ERDF Wild Towns Project Update

ERDF Wild Towns Project Update

ERDF Project Manager Will Masefield provides an update on the Wild Towns project in the face of a global pandemic.

What is Wild Towns?

The ERDF Wild Towns Project is led by Gloucestershire Wildlife Trust but it is a project like no other. Not only is it working to make not one, but seven towns in Gloucestershire a little bit wilder, but it’s also supported by a brilliant team of partners, including Severn Trent Water, Severn Rivers Trust and Farming and Wildlife Advisory Group South West (FWAG). The project is generously funded by the European Regional Development Fund (ERDF) and a number of other funders.

ERDF Wild Towns is working to create, enhance and connect more biodiverse spaces within seven towns in Gloucestershire, they are: Cirencester, Tetbury, Stonehouse, Cinderford, Stroud, Fairford and Moreton in Marsh. We are creating wildflower meadows, managing woodland, creating wetlands, planting native trees and shrubs, removing barriers for fish migration and creating refuges and habitats for key species such as bats, owls, water voles, reptiles, fish, butterflies and other invertebrates.

To date we have restored streams, sown meadows, managed woodlands, planted trees and native wildflowers, installed bat and barn owl boxes, de-paved an area to return it to meadow and a native copse, installed accessibility paths, managed habitats for reptiles, created conservation grazing areas and planted new hedges.

Keeping the project on track in the face of a global pandemic

The wide ambition of the ERDF Wild Towns project has been a challenge in many ways to deliver, but with all of the disruption that the COVID-19 outbreak has caused, we’ve had another reason to celebrate this complexity. The fact that we have so many partners delivering different projects and contractors across the county has meant that, while many other GWT projects had to be paused due to the pandemic, ours was able to continue.

In line with advice from the government, CIEEM, Natural England and ERDF, many of our contractors and partners were still able to deliver outdoor work, as long as strict procedures were in place to protect them and the public. We were also able to work on creating downloadable online maps of green spaces for the towns involved remotely during lockdown.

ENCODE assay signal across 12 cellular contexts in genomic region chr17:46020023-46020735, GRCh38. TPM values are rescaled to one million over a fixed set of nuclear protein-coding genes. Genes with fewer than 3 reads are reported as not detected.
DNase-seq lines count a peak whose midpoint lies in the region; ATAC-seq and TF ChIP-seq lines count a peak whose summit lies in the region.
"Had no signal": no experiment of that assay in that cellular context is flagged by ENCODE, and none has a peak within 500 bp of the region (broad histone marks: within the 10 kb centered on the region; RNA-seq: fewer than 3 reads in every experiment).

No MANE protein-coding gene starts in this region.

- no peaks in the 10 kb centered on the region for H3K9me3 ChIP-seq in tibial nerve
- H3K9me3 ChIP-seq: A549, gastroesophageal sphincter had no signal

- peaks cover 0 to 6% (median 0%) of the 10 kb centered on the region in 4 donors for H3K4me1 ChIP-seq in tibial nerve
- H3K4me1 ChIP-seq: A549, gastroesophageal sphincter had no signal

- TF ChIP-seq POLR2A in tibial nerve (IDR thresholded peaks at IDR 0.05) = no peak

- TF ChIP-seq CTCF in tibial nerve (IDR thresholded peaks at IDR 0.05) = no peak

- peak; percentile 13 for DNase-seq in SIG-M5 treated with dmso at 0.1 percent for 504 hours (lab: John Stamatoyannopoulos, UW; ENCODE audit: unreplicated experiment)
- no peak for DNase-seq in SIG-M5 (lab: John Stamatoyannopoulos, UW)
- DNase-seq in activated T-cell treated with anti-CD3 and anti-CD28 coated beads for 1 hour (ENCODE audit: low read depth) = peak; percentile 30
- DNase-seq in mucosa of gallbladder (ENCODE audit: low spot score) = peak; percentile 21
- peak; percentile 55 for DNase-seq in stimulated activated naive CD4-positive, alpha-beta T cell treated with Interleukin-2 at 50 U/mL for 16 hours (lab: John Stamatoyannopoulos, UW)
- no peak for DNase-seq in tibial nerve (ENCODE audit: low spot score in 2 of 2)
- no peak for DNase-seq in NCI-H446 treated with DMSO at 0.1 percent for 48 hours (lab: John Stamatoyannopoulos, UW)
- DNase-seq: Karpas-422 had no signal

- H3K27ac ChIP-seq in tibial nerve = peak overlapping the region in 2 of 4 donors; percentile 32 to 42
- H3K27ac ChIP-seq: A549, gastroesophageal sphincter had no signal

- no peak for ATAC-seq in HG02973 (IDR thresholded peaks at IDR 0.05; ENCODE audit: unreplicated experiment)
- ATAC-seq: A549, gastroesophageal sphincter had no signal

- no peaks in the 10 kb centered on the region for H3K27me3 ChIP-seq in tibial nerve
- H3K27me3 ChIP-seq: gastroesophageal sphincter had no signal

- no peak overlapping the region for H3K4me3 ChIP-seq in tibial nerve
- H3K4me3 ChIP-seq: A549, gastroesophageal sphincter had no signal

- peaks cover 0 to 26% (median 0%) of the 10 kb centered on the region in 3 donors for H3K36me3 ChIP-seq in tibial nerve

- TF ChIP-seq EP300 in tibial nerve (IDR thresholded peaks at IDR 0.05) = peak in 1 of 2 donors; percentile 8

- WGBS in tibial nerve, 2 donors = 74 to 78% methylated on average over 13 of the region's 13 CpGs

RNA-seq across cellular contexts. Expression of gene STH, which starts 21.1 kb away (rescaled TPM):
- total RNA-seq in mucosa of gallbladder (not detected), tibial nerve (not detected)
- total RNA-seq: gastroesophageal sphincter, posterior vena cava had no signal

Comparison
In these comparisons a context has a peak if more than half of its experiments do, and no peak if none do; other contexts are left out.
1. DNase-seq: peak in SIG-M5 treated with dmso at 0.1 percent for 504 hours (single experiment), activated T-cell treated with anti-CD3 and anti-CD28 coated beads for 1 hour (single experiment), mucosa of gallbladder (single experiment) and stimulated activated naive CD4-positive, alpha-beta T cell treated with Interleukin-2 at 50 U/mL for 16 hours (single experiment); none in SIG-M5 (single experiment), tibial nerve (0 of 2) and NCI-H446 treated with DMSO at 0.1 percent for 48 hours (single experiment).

Additionally, lockdown saw the installation of a beautiful carved bench overlooking the new wildflower meadow at City Bank in Cirencester, completed in May by Andy O’Neill.

ERDF bench

Further meadows were also recently sown in the town by our ecological contractors Ecosulis at Victoria Road playing field, making the green spaces of Cirencester better for wildflowers and their pollinators, and more interesting and attractive for residents and visitors too.

How to get involved and stay up to date

The work of the ERDF Wild Towns Project will be complemented by further GWT work over the coming years, but there are also opportunities for everyone to get involved and connect up areas for wildlife in towns and villages by rewilding their own gardens and outdoor areas. There are many resources on the GWT website that can help with ideas for this, and our partners Ecosulis have published this blog on Backyard Rewilding that might help to inspire you:

The ERDF Wild Towns Project has some big plans still to come to fruition over the next year and a half, including the creation of an ambitious wetland area near Cinderford by our delivery partners Severn Trent Water and the removal of barriers to fish in the Cinderford Brook by our delivery partners Severn Rivers Trust. Work in the Cinderford Brook will be starting imminently, and we’ll be creating video updates around this interesting part of the project so keep an eye out for those in the coming months. Plus more works for wildlife and communities in the towns by FWAG and the Stroud Valleys Project.

Check out our webpage to stay up to date -